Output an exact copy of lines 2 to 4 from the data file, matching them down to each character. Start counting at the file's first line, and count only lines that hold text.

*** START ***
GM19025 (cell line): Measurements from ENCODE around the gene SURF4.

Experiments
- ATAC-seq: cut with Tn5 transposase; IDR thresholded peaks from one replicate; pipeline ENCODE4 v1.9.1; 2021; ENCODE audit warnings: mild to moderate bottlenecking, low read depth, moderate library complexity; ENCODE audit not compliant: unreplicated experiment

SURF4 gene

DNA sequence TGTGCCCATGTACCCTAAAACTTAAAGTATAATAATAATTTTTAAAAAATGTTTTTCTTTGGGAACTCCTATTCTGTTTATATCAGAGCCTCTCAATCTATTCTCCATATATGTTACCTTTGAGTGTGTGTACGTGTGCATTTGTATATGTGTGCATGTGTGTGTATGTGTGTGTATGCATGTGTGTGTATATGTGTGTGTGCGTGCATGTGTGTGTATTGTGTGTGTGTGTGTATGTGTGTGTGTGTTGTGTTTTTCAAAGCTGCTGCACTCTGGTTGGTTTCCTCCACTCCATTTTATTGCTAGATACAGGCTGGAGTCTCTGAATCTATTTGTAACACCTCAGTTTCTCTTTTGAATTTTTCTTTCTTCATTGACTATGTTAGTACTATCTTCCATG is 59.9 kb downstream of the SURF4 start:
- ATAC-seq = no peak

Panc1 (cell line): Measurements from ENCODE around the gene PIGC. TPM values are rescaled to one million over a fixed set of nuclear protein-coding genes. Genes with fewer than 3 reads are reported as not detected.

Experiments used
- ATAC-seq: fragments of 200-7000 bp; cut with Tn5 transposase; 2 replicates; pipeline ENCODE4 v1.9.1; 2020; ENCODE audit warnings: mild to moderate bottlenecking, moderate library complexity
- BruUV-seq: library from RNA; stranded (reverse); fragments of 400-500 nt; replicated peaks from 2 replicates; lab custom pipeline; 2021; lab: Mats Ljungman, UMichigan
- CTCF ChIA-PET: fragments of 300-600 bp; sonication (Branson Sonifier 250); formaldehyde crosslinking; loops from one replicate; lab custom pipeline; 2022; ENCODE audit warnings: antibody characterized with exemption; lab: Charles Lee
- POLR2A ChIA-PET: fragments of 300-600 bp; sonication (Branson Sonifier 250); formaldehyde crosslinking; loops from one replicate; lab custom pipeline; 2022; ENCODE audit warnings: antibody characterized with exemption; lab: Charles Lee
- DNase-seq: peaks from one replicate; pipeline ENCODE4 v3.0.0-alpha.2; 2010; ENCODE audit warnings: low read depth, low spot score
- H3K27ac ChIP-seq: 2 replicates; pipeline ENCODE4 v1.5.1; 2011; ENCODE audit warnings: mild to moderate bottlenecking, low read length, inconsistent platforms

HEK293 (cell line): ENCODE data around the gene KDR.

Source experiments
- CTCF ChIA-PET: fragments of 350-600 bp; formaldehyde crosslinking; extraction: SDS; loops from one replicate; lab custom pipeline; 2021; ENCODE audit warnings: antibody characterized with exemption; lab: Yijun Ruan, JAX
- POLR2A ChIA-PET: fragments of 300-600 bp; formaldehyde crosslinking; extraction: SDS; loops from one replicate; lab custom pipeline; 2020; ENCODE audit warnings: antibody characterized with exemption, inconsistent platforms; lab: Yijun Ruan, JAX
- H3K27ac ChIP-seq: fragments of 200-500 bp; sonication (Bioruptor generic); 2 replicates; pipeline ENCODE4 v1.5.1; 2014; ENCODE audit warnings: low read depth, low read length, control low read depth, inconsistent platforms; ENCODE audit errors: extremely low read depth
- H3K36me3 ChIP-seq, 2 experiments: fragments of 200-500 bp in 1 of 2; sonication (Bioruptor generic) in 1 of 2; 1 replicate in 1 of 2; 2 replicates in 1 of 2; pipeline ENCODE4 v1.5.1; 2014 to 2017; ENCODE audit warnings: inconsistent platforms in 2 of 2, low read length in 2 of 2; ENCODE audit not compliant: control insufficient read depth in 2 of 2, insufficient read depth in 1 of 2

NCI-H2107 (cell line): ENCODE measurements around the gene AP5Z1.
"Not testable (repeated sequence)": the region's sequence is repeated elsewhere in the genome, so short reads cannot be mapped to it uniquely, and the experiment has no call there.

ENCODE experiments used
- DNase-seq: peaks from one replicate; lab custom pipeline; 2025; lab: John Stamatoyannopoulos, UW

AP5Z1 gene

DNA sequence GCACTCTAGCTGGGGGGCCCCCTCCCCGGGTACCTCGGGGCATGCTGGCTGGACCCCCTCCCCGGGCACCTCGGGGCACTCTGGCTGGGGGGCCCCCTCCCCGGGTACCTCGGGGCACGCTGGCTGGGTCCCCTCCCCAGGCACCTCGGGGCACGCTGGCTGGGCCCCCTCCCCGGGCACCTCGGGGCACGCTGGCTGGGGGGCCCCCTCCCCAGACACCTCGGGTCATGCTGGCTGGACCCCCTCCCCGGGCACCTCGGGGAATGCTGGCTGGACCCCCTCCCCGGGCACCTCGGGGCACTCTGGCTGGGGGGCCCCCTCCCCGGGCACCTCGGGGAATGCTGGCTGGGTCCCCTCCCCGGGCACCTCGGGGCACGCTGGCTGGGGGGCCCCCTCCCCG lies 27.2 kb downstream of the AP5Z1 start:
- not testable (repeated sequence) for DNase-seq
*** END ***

Experiments
- ATAC-seq: cut with Tn5 transposase; IDR thresholded peaks from one replicate; pipeline ENCODE4 v1.9.1; 2021; ENCODE audit warnings: mild to moderate bottlenecking, low read depth, moderate library complexity; ENCODE audit not compliant: unreplicated experiment

SURF4 gene